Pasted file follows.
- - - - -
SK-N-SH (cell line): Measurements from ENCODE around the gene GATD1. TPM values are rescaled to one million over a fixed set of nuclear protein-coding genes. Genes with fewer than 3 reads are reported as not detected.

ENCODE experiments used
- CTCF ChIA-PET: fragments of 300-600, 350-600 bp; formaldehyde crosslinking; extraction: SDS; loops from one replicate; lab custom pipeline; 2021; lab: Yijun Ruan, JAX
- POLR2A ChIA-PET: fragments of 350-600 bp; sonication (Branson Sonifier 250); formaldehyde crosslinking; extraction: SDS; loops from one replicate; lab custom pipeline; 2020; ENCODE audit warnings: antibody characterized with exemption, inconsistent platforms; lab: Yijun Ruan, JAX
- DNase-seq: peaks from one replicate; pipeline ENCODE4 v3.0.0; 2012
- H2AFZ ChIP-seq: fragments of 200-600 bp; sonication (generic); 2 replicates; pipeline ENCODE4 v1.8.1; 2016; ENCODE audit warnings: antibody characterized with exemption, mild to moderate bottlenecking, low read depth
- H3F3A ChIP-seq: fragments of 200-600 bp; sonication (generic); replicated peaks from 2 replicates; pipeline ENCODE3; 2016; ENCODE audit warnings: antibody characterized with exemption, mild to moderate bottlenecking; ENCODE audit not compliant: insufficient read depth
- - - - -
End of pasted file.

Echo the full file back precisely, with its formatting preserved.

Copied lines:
SK-N-SH (cell line): Measurements from ENCODE around the gene GATD1. TPM values are rescaled to one million over a fixed set of nuclear protein-coding genes. Genes with fewer than 3 reads are reported as not detected.

ENCODE experiments used
- CTCF ChIA-PET: fragments of 300-600, 350-600 bp; formaldehyde crosslinking; extraction: SDS; loops from one replicate; lab custom pipeline; 2021; lab: Yijun Ruan, JAX
- POLR2A ChIA-PET: fragments of 350-600 bp; sonication (Branson Sonifier 250); formaldehyde crosslinking; extraction: SDS; loops from one replicate; lab custom pipeline; 2020; ENCODE audit warnings: antibody characterized with exemption, inconsistent platforms; lab: Yijun Ruan, JAX
- DNase-seq: peaks from one replicate; pipeline ENCODE4 v3.0.0; 2012
- H2AFZ ChIP-seq: fragments of 200-600 bp; sonication (generic); 2 replicates; pipeline ENCODE4 v1.8.1; 2016; ENCODE audit warnings: antibody characterized with exemption, mild to moderate bottlenecking, low read depth
- H3F3A ChIP-seq: fragments of 200-600 bp; sonication (generic); replicated peaks from 2 replicates; pipeline ENCODE3; 2016; ENCODE audit warnings: antibody characterized with exemption, mild to moderate bottlenecking; ENCODE audit not compliant: insufficient read depth